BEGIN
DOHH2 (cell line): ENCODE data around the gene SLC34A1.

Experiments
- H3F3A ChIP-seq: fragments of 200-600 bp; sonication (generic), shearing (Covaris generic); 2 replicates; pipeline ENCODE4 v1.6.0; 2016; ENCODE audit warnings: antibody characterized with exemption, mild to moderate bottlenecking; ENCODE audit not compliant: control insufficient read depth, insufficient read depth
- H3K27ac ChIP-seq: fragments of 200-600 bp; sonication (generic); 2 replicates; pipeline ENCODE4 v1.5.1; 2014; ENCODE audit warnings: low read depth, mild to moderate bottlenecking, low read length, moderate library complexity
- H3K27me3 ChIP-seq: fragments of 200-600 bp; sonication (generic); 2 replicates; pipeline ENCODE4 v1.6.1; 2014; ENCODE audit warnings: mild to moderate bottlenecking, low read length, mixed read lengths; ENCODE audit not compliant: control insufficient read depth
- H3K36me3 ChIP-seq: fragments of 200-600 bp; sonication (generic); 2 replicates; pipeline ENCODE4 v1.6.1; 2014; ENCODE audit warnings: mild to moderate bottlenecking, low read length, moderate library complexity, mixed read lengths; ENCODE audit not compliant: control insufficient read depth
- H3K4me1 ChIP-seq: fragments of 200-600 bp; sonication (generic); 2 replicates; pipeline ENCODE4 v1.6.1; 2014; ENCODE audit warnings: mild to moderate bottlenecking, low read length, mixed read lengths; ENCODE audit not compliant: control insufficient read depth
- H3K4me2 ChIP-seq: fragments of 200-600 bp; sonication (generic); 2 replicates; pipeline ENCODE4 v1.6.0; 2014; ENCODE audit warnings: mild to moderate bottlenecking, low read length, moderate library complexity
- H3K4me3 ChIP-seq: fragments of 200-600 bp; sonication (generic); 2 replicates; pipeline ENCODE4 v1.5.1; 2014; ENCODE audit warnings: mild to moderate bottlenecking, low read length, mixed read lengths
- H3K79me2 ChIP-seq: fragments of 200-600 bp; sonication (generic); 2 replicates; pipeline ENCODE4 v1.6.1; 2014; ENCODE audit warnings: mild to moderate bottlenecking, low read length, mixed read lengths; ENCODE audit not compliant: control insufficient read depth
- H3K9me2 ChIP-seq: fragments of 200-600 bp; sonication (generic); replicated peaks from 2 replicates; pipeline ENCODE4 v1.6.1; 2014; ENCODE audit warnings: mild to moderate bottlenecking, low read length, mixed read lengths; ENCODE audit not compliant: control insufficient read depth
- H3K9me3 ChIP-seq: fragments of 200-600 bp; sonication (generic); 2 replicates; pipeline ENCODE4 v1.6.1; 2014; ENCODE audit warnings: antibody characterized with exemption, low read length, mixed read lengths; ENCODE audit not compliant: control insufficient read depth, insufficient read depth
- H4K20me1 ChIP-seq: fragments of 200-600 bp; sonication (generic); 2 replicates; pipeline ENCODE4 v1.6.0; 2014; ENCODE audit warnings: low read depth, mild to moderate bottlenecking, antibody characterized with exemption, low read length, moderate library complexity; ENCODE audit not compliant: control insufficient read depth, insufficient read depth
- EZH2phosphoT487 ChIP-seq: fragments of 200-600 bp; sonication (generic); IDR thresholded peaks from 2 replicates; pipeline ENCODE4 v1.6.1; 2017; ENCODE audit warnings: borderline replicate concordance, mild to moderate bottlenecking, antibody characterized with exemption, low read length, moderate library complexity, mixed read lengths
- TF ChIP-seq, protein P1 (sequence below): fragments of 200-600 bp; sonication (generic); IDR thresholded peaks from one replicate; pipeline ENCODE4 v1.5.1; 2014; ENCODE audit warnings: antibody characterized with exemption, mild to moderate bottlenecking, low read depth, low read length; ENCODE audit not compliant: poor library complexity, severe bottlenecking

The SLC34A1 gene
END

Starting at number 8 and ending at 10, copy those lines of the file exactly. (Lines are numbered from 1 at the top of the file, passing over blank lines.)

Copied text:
- H3K4me2 ChIP-seq: fragments of 200-600 bp; sonication (generic); 2 replicates; pipeline ENCODE4 v1.6.0; 2014; ENCODE audit warnings: mild to moderate bottlenecking, low read length, moderate library complexity
- H3K4me3 ChIP-seq: fragments of 200-600 bp; sonication (generic); 2 replicates; pipeline ENCODE4 v1.5.1; 2014; ENCODE audit warnings: mild to moderate bottlenecking, low read length, mixed read lengths
- H3K79me2 ChIP-seq: fragments of 200-600 bp; sonication (generic); 2 replicates; pipeline ENCODE4 v1.6.1; 2014; ENCODE audit warnings: mild to moderate bottlenecking, low read length, mixed read lengths; ENCODE audit not compliant: control insufficient read depth